In Atkinson v Community Gateway Association UKEAT/0457/12, the UK EAT held that accessing an employee’s emails, in the course of a disciplinary investigation into the employee’s conduct, did not amount to an unjustified interference with the employee’s private life. The employee did not have a reasonable expectation of privacy, in circumstances where he had sent emails from his work account in breach of the email policy, which he himself had drafted, and was responsible for enforcing. In addition, the emails were not marked “personal/private”.
Article 8 of the European Convention on Human Rights (ECHR) provides for the right to respect for private life. The European Court of Human Rights decision in Copland v United Kingdom  ECHR 253 shows that an employer risks breaching Article 8, by monitoring an employee’s telephone, e-mail and internet usage, without having an ‘acceptable use’ policy in place, or otherwise informing an employee of the monitoring.
Mr Atkinson was the Director of Resources at a housing association, Community Gateway Association (the Association). He was suspended in late 2010, pending disciplinary proceedings, after the Association discovered an overspend of £1.8 million.
During its investigations, the Association discovered that Mr Atkinson had been in a relationship with a female employee at another housing association. Mr Atkinson had written the Association’s email policy, and in breach of the policy had sent overtly sexual emails to the female employee, which had not been marked private or personal. He had further encouraged her to apply for a job with the association and had assisted her in doing so. These issues were added to the disciplinary proceedings.
Mr Atkinson resigned with immediate effect, before the disciplinary hearing had finished, and brought tribunal claims including a claim for constructive dismissal. At the full hearing, the Association successfully applied to strike out his constructive dismissal claim.
The tribunal found that Mr Atkinson was barred from claiming that he had been constructively dismissed because of his own prior repudiatory breaches of contract.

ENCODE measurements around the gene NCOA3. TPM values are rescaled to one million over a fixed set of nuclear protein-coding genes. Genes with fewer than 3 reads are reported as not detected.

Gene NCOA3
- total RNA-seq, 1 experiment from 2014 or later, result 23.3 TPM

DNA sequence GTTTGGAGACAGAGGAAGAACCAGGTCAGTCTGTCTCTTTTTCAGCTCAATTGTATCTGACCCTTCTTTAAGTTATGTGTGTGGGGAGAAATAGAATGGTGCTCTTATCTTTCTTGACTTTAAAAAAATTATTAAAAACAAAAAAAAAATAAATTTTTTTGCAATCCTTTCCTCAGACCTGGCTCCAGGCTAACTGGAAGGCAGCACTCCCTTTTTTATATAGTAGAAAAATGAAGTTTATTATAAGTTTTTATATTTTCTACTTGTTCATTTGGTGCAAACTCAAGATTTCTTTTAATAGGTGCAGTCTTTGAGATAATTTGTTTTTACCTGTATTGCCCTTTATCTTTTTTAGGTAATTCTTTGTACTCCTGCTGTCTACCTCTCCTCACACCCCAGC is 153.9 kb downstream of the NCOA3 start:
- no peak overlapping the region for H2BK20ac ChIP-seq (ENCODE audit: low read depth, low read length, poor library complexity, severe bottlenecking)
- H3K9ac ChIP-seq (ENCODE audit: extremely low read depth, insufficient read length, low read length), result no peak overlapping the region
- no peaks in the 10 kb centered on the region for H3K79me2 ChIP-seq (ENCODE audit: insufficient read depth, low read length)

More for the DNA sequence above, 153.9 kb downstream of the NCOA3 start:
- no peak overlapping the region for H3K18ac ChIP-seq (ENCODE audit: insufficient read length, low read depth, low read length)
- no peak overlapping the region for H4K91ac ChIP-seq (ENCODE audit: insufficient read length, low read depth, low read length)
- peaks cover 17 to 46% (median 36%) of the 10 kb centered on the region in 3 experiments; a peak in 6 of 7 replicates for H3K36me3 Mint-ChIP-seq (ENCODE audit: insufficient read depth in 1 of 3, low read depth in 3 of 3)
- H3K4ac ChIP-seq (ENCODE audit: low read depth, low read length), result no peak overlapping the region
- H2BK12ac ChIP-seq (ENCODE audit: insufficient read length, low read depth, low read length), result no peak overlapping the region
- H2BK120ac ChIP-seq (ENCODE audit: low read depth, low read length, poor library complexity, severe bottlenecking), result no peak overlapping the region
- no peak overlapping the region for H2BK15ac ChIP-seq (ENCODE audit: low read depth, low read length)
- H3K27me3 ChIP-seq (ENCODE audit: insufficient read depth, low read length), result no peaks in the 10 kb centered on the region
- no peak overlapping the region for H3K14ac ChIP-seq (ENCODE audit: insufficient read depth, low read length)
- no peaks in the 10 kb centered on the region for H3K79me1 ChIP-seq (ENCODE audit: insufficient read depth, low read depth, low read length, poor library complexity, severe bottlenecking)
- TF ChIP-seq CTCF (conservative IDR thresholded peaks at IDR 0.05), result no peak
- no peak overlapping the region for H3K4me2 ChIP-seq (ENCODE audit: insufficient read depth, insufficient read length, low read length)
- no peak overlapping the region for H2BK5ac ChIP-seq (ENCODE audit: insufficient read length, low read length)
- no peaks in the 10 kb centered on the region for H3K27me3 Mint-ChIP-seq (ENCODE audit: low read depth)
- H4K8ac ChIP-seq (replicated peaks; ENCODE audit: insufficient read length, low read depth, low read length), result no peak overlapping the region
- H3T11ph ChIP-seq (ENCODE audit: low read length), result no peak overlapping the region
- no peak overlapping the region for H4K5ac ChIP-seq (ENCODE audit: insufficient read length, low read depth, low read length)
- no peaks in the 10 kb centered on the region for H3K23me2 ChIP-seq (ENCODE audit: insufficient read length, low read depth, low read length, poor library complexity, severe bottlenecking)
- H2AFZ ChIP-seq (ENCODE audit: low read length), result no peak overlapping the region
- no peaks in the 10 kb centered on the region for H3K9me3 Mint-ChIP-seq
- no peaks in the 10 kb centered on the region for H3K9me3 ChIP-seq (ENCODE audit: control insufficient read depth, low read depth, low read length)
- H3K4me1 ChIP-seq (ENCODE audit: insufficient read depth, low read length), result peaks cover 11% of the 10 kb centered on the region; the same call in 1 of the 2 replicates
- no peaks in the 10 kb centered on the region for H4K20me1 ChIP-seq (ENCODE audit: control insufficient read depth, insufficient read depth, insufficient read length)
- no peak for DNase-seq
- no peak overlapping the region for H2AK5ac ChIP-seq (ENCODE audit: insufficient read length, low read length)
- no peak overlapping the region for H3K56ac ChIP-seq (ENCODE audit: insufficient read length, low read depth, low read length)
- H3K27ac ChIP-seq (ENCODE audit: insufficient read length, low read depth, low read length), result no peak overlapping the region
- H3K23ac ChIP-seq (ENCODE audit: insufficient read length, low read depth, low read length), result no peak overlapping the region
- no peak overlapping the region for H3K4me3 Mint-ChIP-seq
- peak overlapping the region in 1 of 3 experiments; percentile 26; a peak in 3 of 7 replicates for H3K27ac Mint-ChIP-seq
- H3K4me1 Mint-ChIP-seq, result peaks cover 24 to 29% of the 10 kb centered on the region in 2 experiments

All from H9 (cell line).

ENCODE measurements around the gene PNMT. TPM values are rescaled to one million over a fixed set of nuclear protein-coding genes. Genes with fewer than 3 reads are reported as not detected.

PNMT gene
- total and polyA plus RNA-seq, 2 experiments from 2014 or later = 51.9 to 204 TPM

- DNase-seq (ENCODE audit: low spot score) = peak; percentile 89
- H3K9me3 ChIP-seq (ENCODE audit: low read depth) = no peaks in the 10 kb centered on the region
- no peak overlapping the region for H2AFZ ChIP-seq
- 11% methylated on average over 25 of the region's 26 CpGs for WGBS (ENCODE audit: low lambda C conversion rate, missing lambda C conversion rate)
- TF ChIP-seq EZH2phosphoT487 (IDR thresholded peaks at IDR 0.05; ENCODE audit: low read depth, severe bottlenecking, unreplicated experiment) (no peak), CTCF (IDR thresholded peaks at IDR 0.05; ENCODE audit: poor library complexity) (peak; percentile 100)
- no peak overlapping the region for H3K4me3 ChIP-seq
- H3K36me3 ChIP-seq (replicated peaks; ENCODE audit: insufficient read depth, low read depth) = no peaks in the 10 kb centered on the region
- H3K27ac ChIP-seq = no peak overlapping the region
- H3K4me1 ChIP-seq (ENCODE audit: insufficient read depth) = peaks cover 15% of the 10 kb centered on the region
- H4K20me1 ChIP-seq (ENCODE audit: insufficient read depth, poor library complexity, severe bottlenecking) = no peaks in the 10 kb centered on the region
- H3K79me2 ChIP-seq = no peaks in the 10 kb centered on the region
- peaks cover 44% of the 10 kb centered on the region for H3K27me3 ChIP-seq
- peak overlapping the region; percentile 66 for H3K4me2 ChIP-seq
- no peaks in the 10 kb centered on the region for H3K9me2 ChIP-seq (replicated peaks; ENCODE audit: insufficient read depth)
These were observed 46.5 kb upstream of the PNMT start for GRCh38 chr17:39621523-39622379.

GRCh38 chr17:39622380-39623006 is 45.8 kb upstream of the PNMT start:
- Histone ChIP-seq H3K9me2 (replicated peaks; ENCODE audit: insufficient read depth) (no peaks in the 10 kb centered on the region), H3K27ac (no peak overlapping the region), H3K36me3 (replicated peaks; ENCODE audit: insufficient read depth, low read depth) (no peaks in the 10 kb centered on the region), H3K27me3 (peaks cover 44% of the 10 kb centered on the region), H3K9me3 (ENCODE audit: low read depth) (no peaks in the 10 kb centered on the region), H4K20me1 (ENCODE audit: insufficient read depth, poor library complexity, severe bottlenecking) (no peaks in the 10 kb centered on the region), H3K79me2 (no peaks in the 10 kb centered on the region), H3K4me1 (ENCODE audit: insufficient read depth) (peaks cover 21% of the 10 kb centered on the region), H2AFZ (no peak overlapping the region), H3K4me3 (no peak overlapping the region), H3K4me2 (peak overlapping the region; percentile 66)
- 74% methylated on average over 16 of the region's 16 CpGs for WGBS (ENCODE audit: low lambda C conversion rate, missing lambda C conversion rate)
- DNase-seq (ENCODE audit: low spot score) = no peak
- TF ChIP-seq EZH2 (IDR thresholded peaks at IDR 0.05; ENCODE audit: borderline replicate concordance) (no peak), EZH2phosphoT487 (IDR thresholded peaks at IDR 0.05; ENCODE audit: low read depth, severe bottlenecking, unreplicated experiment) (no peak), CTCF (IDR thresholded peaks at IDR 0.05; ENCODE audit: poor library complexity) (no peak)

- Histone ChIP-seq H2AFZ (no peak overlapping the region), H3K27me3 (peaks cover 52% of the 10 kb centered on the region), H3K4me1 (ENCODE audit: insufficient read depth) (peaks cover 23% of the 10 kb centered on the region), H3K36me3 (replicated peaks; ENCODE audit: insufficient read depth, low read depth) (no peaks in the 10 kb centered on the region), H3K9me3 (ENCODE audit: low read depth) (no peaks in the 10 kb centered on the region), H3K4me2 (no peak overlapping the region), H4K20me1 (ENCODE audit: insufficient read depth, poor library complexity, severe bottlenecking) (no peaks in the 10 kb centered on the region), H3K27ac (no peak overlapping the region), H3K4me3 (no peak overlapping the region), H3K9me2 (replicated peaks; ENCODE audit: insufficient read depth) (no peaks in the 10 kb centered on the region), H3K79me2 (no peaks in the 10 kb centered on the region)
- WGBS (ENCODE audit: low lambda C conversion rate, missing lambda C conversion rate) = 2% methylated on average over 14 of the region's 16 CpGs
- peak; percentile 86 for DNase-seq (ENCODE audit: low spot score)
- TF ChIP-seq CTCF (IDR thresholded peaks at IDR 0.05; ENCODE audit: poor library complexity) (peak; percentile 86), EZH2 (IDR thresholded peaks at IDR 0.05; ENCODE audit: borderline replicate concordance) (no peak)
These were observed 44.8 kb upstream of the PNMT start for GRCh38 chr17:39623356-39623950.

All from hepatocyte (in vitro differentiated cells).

The tribunal concluded that Mr Atkinson’s use of the Associations email system was not subject to the direct application the ECHR, as the Association was a hybrid authority, and the emails were not sent in discharge of its public functions. However, even if Mr Atkinson could directly rely on a breach of Article 8, it is not an absolute right, and only applicable if he had a reasonable expectation of privacy, and on the facts he had no such expectation. In addition, the Association’s accessing of his emails was a proportionate means of pursuing legitimate aims and therefore did not breach his Article 8 rights.
The EAT upheld Mr Atkinson’s appeal in relation to the constructive dismissal claim. It held that an employee is not barred by his own prior breaches of contract from claiming constructive unfair dismissal. However, it found that compensation payable could be reduced by up to 100%, if it was established that the employee would have been fairly dismissed, had the employer known about the employee’s original breach.
In regard to Article 8, the EAT held that there had not been an unjustified interference with Mr Atkinson’s private life, and that in the circumstances he had not had a reasonable expectation of privacy. The fact that Mr Atkinson had used the email system in breach of the Association’s email policy was discovered as a result of its legitimate investigation into his conduct. In respect of the expectation of privacy, the EAT held that the tribunal had been entitled to take the wording of the policy and the fact that Mr Atkinson had written it into account. He could not have expected emails sent from work, and not marked "personal/private", to have been overlooked by the Association in its investigation of his conduct.
This case serves as a reminder that employers can monitor employees’ email correspondence and internet usage, where necessary for the legitimate interests of the employer. However, the Irish Office of the Data Protection Commissioner has warned, in its Guidance on Monitoring of Staff, that in the absence of an ‘Email and Internet Acceptable Use Policy’, employees may have a reasonable expectation of privacy in the workplace.
It is vital that employees are informed of the existence, extent and purpose of any email and internet monitoring. Employers should, ideally, provide employees with a copy of the policy on induction, and provide refresher training on its contents, and/or ensure it is accessible in any employee handbook stored on the company’s intranet.
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